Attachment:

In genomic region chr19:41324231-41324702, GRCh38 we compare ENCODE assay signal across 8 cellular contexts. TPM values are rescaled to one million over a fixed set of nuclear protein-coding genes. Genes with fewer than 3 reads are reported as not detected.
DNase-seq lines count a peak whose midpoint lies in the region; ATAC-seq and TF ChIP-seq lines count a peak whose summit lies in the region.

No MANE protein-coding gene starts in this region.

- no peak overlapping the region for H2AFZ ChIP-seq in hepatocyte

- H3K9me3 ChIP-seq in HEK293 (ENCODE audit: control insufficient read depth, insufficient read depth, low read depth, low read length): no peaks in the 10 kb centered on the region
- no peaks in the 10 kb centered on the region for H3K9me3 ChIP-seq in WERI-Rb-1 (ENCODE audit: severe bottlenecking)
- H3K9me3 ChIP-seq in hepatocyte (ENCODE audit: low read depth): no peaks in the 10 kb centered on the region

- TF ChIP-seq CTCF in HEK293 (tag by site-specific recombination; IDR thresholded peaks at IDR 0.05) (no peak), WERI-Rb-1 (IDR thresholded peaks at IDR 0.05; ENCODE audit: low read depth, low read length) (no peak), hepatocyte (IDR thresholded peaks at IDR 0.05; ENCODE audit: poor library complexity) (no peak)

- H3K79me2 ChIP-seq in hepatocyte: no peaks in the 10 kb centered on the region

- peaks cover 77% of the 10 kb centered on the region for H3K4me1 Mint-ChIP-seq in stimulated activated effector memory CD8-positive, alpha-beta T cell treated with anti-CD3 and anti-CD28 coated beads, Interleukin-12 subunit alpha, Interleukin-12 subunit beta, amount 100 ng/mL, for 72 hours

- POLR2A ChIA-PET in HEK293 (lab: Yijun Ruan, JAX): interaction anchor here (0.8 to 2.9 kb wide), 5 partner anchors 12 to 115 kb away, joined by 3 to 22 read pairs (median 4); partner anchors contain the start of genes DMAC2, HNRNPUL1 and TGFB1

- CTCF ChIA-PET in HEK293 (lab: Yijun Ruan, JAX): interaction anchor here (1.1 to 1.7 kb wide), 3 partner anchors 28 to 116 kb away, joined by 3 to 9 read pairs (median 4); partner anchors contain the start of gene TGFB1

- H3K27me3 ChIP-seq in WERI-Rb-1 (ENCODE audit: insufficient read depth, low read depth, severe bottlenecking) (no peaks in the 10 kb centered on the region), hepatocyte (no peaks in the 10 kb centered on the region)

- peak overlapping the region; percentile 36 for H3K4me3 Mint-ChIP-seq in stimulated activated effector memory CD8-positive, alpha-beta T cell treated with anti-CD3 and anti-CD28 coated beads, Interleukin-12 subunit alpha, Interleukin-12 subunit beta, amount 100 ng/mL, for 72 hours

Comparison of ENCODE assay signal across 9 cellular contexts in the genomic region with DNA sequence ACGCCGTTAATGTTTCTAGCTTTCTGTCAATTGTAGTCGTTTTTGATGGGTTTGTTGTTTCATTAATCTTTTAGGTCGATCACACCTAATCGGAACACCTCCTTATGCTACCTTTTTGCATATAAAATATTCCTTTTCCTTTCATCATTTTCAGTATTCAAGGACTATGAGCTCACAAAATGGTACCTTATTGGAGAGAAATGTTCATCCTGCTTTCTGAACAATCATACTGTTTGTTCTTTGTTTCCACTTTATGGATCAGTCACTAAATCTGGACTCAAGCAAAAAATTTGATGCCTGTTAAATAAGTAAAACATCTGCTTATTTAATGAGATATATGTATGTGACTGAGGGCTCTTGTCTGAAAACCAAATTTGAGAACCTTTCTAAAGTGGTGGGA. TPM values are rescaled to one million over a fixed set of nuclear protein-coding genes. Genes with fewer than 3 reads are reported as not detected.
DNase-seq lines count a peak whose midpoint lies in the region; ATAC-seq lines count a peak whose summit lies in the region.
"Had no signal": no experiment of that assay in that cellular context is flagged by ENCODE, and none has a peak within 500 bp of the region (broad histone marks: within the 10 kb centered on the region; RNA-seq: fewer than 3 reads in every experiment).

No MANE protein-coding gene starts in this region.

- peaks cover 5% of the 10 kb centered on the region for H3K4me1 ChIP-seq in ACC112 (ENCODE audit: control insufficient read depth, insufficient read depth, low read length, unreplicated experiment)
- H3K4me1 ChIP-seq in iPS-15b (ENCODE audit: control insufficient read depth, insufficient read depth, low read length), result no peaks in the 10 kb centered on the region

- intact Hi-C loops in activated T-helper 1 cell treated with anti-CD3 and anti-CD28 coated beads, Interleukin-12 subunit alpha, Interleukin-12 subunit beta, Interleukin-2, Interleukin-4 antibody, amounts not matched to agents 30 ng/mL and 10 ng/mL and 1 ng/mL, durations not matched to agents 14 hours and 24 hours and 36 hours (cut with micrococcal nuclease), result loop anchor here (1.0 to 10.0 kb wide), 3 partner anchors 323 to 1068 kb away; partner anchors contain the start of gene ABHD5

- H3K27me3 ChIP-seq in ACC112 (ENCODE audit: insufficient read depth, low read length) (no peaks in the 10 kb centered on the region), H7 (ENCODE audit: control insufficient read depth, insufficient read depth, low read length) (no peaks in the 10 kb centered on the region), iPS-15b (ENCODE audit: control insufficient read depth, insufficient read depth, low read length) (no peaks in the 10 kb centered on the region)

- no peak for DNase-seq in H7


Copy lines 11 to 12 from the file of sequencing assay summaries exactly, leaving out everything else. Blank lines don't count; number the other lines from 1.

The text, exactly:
- POLR2A ChIA-PET in HEK293 (lab: Yijun Ruan, JAX): interaction anchor here (0.8 to 2.9 kb wide), 5 partner anchors 12 to 115 kb away, joined by 3 to 22 read pairs (median 4); partner anchors contain the start of genes DMAC2, HNRNPUL1 and TGFB1

- CTCF ChIA-PET in HEK293 (lab: Yijun Ruan, JAX): interaction anchor here (1.1 to 1.7 kb wide), 3 partner anchors 28 to 116 kb away, joined by 3 to 9 read pairs (median 4); partner anchors contain the start of gene TGFB1